For Rebecca, 12, and Faith, 11, this is the first holiday season without their grandfather.
The girls have lived with him and their grandmother, whom they call "Popo" and "Momo" or simply "Dad" and "Mom," since they were babies. But he died of cancer this spring.
Over the years, the couple took in and raised many children, including Rebecca and Faith’s mother years ago.
“It’s like a cycle,” Momo said. “I adopted their mom, but now I have custody and I’m going to adopt them, God willing. They’re my girls.”
In their living room, Popo is honored in an ofrenda that Momo put up for Día de los Muertos. After the holiday, Rebecca and Faith asked to leave the display up.
His loss was emotionally devastating, and the family is still grieving. But now the family is also struggling financially. Momo is disabled and cannot work, with pain that sometimes forces her to rely on a wheelchair.
For Thanksgiving, they were able to take home a free turkey, but for Christmas, presents do not fit easily into the budget.
Faith enjoys drawing and painting. Rebecca loves painting her nails and doing her hair.
But when it comes to what they want for the holiday, both girls have settled instead on practical items — clothes and shoes for school. Faith also hopes for a laptop to do homework on, but she knows that the family can’t afford one.
For fun, the family goes on car rides down Ocean Drive. Sometimes they visit the beach. Together, the two girls enjoy creative projects and science experiments, like making homemade lipsticks.
“I don’t have money, so we try to do little picnics and I coupon, so whenever we can have something cheap, we do,” their grandma said. “But they’re appreciative of whatever they get, and they get excited with any little thing. Sometimes it’s hard for me to provide, but they’re very appreciative.”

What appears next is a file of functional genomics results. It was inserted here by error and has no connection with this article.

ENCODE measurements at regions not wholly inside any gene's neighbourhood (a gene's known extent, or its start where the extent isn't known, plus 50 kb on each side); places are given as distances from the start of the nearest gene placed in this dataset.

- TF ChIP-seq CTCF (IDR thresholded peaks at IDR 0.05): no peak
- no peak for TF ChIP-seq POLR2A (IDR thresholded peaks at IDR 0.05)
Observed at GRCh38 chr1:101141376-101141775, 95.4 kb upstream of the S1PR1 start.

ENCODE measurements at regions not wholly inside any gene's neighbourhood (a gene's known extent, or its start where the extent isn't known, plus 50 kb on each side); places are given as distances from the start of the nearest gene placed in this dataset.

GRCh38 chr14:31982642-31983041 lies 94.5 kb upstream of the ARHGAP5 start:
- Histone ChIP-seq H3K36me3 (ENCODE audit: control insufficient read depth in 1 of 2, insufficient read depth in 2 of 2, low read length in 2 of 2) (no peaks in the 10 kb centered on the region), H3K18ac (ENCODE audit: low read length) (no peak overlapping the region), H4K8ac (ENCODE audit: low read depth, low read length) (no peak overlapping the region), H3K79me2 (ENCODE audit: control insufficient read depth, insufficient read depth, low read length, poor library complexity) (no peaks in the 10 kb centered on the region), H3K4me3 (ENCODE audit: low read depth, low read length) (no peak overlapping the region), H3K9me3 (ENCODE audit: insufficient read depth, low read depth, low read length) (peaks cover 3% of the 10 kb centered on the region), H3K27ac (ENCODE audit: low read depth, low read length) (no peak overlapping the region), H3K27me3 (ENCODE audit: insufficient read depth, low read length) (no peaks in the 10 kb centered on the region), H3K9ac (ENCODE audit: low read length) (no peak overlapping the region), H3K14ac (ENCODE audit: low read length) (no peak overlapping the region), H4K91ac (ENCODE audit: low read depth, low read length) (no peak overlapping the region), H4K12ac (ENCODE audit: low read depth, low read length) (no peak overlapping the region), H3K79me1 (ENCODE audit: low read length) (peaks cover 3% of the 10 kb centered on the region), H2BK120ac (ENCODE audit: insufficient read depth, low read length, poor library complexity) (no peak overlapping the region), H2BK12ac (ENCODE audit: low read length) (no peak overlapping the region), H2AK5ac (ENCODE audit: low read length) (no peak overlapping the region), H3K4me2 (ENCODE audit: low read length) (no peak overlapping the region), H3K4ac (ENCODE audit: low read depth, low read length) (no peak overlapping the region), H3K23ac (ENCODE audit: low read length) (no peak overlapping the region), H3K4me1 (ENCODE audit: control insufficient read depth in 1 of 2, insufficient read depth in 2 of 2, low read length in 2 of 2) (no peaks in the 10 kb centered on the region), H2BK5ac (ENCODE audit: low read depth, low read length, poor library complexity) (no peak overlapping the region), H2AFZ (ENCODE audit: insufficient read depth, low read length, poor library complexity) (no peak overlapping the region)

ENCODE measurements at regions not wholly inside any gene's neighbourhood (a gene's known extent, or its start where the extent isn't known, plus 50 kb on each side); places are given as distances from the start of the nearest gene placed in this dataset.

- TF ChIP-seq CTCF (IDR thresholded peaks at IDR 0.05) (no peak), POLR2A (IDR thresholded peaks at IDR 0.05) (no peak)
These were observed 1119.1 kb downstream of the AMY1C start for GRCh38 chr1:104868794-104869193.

Her other grandchildren sometimes stay with her, as well, including one grandson who comes every other month. He’ll be graduating this year with both an associate degree and a high school diploma.
She is incredibly proud of him, as well as of the girls, who she says have big hearts.
“I just want them to have a better future,” she said. “I would want them to break the pattern and to be successful and do something and make something of themselves. Each of them has potential in their own different ways.”
The children represent thousands who will be helped by the Caller-Times Children's Christmas Appeal. The names of the families profiled have been changed to protect their privacy.
Since 1973, the Caller-Times has reported the struggle of needy children and their families during the holiday season. All the money donated to the Christmas Appeal campaign benefits the children; all overhead costs are borne by the Caller-Times, United Way of the Coastal Bend, and participating agencies.
Participating agencies include Boys & Girls Club of Alice, Duval County Christmas Committee, the Kleberg County Welfare Department, Nueces County Department of Social Services, the Odyssey After School Enrichment Program in Rockport, Sinton for Youth Inc. and the Purple Door.
HOW TO DONATE
Here are three ways to help:
*Fill out the donation form on Page 2A. Make your check or money order payable to Children’s Christmas Appeal and mail to: United Way of Coastal Bend, 4659 Everhart Road, Corpus Christi, TX, 78411 (designate funds to Children's Christmas Appeal)
*Donate online at www.uwcb.org. Look for the Christmas Appeal logo.
*Text ChristmasAppeal (no spaces) to 41444 to make a donation.
This article originally appeared on Corpus Christi Caller Times: Family faces grief, hardship after losing grandfather to cancer